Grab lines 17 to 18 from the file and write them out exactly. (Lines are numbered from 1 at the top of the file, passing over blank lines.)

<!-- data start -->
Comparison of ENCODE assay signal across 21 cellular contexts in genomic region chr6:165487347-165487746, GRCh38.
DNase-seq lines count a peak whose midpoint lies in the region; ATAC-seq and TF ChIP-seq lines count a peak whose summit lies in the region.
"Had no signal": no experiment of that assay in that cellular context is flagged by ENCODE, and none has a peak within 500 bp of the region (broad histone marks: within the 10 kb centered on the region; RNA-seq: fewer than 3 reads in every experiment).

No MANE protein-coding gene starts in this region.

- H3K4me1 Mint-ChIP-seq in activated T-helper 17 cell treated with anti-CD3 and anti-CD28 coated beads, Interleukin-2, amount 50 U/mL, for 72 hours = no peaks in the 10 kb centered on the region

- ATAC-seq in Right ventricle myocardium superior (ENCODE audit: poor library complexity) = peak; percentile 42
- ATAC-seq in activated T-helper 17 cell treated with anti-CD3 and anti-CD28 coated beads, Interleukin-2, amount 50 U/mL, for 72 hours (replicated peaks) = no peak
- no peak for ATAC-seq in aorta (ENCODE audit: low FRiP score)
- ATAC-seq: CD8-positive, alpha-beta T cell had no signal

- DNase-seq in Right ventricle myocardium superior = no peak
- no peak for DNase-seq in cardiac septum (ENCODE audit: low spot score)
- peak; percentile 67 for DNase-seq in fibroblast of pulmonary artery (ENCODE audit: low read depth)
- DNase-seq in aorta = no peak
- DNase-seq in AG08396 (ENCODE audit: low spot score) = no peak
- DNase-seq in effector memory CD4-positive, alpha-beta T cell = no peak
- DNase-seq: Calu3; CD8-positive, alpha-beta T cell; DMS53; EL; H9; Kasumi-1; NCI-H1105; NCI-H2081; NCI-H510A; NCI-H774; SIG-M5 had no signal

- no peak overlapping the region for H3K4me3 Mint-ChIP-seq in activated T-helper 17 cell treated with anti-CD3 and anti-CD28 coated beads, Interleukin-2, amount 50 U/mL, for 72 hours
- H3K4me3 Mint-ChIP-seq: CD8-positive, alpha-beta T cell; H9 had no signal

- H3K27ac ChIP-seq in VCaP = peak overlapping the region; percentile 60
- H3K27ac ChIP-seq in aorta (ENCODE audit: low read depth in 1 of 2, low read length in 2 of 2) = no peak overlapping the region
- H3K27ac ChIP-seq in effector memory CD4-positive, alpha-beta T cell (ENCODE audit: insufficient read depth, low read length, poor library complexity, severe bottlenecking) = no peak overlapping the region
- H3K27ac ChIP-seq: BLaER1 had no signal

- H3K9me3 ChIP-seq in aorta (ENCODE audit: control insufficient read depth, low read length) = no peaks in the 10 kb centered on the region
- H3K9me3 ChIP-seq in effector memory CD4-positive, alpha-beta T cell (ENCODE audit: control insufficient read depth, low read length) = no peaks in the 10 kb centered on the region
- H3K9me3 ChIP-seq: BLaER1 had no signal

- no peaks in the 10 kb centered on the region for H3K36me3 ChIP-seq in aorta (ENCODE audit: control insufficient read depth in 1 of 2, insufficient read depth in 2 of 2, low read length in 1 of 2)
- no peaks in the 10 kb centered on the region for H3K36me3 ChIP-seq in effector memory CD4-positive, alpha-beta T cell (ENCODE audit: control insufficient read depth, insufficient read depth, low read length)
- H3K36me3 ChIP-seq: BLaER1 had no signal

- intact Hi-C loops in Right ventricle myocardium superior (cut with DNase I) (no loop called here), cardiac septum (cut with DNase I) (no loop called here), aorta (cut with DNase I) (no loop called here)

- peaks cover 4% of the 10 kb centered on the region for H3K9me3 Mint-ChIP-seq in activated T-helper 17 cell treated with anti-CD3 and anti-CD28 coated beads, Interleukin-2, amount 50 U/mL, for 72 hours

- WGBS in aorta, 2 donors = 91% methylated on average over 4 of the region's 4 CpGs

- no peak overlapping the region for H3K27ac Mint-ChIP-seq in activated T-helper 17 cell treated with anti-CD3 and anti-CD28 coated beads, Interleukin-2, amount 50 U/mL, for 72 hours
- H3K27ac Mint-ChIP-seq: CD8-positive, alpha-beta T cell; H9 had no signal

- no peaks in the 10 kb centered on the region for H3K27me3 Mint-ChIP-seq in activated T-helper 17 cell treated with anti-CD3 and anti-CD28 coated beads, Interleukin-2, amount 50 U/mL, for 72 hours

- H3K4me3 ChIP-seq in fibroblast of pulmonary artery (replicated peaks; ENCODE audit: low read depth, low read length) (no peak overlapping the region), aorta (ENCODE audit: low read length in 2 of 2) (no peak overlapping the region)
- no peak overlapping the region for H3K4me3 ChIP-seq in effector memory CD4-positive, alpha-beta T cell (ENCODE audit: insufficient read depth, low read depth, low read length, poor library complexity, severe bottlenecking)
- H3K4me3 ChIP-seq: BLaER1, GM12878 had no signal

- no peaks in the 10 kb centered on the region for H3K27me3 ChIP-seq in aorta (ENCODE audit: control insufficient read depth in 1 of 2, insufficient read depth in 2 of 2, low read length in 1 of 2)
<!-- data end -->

- no peak overlapping the region for H3K4me3 Mint-ChIP-seq in activated T-helper 17 cell treated with anti-CD3 and anti-CD28 coated beads, Interleukin-2, amount 50 U/mL, for 72 hours
- H3K4me3 Mint-ChIP-seq: CD8-positive, alpha-beta T cell; H9 had no signal